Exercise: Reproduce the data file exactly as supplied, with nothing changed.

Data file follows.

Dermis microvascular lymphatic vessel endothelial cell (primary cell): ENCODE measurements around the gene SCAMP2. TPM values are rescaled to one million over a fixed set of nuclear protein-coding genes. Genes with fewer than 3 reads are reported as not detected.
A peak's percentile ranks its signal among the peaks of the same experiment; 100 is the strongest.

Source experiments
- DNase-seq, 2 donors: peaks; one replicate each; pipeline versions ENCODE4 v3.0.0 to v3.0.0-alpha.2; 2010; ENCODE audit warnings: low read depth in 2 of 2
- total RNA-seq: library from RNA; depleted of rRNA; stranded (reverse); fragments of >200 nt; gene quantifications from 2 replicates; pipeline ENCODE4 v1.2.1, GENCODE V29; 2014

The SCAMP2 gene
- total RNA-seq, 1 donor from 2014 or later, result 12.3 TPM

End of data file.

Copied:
Dermis microvascular lymphatic vessel endothelial cell (primary cell): ENCODE measurements around the gene SCAMP2. TPM values are rescaled to one million over a fixed set of nuclear protein-coding genes. Genes with fewer than 3 reads are reported as not detected.
A peak's percentile ranks its signal among the peaks of the same experiment; 100 is the strongest.

Source experiments
- DNase-seq, 2 donors: peaks; one replicate each; pipeline versions ENCODE4 v3.0.0 to v3.0.0-alpha.2; 2010; ENCODE audit warnings: low read depth in 2 of 2
- total RNA-seq: library from RNA; depleted of rRNA; stranded (reverse); fragments of >200 nt; gene quantifications from 2 replicates; pipeline ENCODE4 v1.2.1, GENCODE V29; 2014

The SCAMP2 gene
- total RNA-seq, 1 donor from 2014 or later, result 12.3 TPM